Household food insecurity during the COVID-19 pandemic

This study presents data on levels of household food insecurity in the 10 provinces from the September to December 2020 cycle of the Canadian Community Health Survey. In this survey, household food security status within the previous 12 months was measured using a scale that has been routinely used to monitor levels of household food insecurity in Canada. This provided the ability to draw comparisons with pre-pandemic levels.

Both before and during the pandemic, certain population groups were more vulnerable to food insecurity in their household. They included people with lower levels of education, those who rent their dwelling, those in lone-parent-led households and those in households reliant on social assistance as their primary source of income. Compared with the pre-pandemic period of 2017/2018, levels of household food insecurity were either unchanged or slightly lower in fall 2020 among groups vulnerable to food insecurity.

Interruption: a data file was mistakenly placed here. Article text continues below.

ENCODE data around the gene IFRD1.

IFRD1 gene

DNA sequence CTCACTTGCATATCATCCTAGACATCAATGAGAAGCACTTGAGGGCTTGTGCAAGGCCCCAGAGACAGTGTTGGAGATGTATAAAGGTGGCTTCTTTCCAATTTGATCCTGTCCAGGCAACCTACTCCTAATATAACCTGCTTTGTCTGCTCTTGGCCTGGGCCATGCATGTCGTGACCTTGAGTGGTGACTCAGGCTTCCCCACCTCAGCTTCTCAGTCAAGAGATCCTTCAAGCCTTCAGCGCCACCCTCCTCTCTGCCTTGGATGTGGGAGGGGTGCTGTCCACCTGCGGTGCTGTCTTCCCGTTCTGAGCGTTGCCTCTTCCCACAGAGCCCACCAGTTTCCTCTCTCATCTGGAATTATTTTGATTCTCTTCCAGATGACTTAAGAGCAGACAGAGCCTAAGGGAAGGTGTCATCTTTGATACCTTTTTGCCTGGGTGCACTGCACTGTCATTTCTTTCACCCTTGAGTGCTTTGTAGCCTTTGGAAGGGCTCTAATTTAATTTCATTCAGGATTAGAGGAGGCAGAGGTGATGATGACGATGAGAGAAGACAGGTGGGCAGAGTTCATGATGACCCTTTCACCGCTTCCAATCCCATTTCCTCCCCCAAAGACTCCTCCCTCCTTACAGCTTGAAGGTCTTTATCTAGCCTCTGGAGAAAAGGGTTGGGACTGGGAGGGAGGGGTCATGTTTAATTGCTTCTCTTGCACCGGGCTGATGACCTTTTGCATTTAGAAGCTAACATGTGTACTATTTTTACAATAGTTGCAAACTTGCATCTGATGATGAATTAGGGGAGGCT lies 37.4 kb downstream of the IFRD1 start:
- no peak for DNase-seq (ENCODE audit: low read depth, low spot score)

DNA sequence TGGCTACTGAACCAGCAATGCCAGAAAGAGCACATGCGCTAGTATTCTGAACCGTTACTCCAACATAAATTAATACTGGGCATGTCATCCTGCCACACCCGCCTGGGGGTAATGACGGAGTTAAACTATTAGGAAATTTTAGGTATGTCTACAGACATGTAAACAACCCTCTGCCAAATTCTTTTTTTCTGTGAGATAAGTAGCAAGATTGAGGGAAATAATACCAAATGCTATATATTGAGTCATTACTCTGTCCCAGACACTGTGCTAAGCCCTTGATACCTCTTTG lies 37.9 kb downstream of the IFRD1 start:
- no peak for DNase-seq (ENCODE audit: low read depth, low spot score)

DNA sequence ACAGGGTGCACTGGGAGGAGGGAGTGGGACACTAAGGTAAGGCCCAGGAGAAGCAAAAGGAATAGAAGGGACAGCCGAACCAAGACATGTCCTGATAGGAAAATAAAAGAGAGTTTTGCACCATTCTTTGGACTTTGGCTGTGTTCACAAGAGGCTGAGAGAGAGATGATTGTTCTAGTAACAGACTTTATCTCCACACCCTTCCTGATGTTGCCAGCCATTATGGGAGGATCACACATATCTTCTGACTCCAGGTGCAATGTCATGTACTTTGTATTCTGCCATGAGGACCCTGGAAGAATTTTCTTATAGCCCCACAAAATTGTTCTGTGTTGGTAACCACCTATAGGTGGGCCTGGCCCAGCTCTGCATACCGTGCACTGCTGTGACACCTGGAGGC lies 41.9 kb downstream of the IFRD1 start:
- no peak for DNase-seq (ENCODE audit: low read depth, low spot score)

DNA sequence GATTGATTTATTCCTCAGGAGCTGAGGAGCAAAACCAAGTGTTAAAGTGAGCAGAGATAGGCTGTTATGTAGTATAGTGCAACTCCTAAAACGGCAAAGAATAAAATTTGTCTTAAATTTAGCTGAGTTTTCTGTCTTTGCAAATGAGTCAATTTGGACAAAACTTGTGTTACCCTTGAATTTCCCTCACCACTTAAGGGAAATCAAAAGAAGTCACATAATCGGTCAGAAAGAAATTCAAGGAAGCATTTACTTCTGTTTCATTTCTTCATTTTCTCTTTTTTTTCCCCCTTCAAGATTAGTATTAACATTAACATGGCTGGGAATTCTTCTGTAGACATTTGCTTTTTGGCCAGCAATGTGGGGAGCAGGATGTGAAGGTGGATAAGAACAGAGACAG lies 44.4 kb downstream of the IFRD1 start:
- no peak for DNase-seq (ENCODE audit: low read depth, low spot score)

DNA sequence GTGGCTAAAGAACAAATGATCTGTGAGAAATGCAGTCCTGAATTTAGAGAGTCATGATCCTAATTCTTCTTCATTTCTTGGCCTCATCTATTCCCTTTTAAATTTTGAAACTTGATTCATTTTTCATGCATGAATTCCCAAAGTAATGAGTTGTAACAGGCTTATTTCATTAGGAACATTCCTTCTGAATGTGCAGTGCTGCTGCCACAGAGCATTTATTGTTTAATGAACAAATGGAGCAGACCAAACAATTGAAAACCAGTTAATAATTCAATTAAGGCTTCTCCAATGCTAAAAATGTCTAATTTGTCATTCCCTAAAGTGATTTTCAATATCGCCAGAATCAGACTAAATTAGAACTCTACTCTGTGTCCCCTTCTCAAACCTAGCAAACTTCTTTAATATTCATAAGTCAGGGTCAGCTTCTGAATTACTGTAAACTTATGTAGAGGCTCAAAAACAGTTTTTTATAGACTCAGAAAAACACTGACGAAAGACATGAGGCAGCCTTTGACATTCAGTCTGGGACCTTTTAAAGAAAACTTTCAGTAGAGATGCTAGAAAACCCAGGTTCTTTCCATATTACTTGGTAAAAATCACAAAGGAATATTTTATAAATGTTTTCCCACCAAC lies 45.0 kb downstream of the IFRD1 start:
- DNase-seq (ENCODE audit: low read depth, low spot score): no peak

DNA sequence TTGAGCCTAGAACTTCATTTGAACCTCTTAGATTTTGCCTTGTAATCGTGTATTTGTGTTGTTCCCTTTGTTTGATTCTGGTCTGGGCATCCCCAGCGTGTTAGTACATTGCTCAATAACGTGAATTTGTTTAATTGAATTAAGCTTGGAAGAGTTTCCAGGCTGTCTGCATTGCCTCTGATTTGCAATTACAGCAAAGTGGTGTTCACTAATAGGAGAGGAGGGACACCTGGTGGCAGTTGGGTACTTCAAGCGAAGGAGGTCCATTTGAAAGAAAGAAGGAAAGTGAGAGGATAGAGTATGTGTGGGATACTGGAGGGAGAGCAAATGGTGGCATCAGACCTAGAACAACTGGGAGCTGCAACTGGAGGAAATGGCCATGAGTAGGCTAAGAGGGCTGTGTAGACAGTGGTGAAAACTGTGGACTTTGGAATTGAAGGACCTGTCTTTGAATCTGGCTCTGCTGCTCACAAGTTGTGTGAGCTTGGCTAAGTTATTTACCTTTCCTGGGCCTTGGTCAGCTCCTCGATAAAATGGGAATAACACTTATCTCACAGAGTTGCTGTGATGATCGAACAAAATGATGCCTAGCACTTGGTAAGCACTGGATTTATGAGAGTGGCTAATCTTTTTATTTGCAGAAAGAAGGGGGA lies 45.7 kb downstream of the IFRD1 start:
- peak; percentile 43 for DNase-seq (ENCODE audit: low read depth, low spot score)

Food insecurity and mental health during the COVID-19 pandemic

Canadians living in households that experienced food insecurity (insecure or inadequate access to food because of financial constraints) during the early months of the COVID-19 pandemic were significantly more likely to perceive their mental health as fair or poor and to report moderate or severe anxiety symptoms than Canadians in food-secure households. Approximately one in seven Canadians (14.6%) were estimated to live in a food-insecure household in May 2020.

This study, released in Health Reports, is the first to examine the association between household food insecurity and self-perceived mental health and anxiety among Canadians during the COVID-19 pandemic. The study also estimated that 9.3% of Canadians living in food-insecure households reported having recently accessed free food or meals from a community organization.